brilliant mimes/brilliant minds: Okwui Enwezor (with invisible coffee cup), Ramon Grosfoguel (invisible dagwood sandwich), Laura Perez (invisible book), November 9 at UC Berkeley


OOTS co-organizer Rose Khor keeps her eyes on that sandwich


Matthias De Groof and Kristin Rogge presenting during the ‘translocalities/transmodernities’ thinkspace


Worth-Ryder Gallery opening for the ‘OoTS/Another Country’ exhibition


Allan deSouza and ‘Another Country’ curator Laura Swanson breaking it down for folks during the artist talk


The OoTS masterminds, Dalida Maria Benfield, Annie Fukushima and Lindsay Benedict, finally relaxing Saturday night

My involvement with the Visuality and Alterity working group that organized OoTS came late, and came minimally: I was always a little hazy on what it was all about, but I instinctively glommed on to the kinds of conversations that the folks involved were having. Unfortunately, the brunt of the planning happened while I was utterly consumed by and then recovering from the visuality-alterity extravaganza that was Galleon Trade, so I couldn’t contribute a whole hell of a lot. I helped out as best I could, but to be real, it felt a little bit like how at Thanksgiving time, I can only help my family prepare by doing all of the menial, brainless work. I am not to be trusted with turkeys, pumpkin pies, or any of that smart stuff that requires foresight and heavy lifting. Essentially, I was the OoTS member in charge of peeling potatoes and clearing plates. (Which was great fun, actually.) Nothing too hard, but good to be at the party, either way.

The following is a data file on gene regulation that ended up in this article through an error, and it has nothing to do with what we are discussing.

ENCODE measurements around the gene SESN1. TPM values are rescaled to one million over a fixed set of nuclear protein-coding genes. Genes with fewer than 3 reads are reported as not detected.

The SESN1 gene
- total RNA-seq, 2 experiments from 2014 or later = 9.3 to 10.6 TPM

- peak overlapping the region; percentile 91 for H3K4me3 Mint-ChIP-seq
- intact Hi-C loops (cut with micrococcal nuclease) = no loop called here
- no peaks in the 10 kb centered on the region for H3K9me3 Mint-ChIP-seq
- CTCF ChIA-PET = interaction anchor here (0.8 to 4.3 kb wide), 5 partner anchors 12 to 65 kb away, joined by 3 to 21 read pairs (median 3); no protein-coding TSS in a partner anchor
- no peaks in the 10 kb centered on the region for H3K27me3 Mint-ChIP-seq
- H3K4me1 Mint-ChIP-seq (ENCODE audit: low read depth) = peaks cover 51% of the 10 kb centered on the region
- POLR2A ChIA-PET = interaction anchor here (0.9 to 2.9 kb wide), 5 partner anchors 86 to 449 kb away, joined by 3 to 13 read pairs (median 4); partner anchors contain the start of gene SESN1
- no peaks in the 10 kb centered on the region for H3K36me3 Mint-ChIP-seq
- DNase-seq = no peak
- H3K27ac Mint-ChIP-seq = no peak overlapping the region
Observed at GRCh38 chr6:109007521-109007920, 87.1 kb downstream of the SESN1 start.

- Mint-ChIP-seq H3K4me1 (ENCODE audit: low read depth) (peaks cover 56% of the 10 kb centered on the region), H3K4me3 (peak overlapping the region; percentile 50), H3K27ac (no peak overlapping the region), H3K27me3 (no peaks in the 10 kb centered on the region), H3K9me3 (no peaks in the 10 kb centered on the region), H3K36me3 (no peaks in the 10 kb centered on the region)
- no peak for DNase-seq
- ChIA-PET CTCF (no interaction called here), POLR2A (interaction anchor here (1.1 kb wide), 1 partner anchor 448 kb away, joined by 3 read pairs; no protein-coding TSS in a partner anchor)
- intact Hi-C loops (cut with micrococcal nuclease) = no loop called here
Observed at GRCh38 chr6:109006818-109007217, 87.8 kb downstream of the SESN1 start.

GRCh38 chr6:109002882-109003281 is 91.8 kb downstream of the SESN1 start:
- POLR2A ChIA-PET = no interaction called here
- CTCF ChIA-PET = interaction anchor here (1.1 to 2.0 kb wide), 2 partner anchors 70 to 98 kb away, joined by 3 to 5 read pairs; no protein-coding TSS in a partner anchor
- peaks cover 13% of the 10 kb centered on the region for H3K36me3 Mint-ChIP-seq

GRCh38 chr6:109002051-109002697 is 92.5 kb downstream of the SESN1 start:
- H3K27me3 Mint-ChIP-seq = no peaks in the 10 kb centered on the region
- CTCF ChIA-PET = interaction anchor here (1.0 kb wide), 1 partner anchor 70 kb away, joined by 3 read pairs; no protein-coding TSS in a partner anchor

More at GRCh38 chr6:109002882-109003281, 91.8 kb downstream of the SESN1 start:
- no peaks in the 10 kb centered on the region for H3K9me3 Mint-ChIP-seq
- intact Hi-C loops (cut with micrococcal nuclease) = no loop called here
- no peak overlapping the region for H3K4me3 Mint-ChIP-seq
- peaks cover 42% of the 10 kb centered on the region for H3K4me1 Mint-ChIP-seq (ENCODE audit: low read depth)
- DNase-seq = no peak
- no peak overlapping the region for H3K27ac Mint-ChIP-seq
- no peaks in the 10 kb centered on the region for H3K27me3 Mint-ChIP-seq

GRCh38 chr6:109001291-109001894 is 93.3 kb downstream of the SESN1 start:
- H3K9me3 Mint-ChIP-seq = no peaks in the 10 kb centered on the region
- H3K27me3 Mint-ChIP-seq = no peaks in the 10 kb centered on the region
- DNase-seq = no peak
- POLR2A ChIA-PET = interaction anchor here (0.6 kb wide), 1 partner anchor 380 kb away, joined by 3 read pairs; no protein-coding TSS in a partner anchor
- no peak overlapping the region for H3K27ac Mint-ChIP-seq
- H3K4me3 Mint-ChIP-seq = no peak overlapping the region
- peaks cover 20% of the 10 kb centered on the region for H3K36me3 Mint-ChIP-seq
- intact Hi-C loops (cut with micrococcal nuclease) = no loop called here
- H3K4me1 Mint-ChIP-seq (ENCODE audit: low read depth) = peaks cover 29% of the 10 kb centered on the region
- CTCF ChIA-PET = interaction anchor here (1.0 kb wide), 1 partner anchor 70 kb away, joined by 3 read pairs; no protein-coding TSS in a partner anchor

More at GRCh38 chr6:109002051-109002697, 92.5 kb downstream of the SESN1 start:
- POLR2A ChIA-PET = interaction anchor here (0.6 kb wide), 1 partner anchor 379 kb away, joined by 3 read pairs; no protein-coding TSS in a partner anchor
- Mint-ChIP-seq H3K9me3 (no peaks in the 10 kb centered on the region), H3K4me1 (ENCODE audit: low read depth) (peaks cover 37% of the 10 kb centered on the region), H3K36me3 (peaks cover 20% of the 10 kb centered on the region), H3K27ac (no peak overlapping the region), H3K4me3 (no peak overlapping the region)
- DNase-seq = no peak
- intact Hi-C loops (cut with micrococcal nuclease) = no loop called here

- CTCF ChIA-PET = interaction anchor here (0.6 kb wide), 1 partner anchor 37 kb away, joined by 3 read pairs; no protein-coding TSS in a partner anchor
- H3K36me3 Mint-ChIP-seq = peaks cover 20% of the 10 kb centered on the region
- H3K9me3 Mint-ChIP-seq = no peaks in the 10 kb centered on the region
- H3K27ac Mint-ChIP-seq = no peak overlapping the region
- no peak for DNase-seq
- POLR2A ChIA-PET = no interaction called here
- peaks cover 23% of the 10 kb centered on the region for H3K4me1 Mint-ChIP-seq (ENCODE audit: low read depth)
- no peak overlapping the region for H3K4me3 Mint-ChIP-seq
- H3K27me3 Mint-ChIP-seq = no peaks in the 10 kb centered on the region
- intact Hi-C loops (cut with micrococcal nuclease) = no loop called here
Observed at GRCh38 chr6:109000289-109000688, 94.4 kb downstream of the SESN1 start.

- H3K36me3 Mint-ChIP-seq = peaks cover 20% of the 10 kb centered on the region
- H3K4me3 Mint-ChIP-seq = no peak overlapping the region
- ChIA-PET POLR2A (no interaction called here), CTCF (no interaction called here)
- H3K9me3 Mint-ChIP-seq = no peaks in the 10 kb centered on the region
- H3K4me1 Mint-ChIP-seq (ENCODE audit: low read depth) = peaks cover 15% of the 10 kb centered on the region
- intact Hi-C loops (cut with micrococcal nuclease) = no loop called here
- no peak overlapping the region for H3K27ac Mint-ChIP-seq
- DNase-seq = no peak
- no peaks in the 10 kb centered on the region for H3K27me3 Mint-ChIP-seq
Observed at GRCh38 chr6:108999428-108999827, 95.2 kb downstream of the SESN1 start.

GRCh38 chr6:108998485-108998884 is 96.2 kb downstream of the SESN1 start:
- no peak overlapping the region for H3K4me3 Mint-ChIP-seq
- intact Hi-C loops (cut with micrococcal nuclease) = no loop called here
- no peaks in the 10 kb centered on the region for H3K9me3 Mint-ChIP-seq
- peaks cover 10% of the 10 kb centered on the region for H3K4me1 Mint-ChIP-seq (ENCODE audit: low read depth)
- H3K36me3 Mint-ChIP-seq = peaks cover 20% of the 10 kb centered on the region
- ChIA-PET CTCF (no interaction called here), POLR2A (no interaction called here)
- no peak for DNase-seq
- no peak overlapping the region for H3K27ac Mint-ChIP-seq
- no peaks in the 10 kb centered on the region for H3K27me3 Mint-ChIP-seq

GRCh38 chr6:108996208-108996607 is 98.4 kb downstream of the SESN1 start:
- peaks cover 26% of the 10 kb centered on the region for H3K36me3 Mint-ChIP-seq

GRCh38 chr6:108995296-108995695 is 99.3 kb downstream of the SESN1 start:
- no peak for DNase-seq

Congrats to Dalida, Annie, and all of the amazing participants who actually did the hardest work of visioning and manifesting this thing.

Out of TimeSpace

Friday, November 9th, 2007

Whew. What does it mean that I’m posting this at 8 am on the day of the event?


When I got marginally involved with the ‘Visuality and Alterity’ working group at Berkeley last year, little did I know it would turn out such an intense, comprehensive conference a few months later! I had earnest intentions to help out with the symposium more, but what with, oh, having already GRADUATED, it ended up boiling down to a couple of graphic design jobs (such as creating the poster above), and general shuttling of peoples and foods. I’m still looking forward to the event immensely, however.

If you’re looking for something smart, entertaining and complex to do this weekend, please come to the Out of TimeSpace events at both UC Berkeley and SFAI. Galleonista Johanna Poethig presents today, and Galleon Traders Stephanie Syjuco, Johanna Poethig, and yours truly present on Saturday. Should be good dialogic fun!

To read more about Out of TimeSpace, click here.

you like me, you really like me!

Friday, November 9th, 2007


I’m feeling hella Sally Field right now. Ha haaa. It’s an honor.
Thank you, Johny Ray Huston and good people of the SF Bay Guardian.
Big party this coming Tuesday night! Open to the public, after 9:30 pm.

Show up. Should be way more excellent than the 1985 Oscars.

SFBG Goldies Party
111 Minna Street, SF
Tuesday, November 13, 9:30 pm onwards
free admission!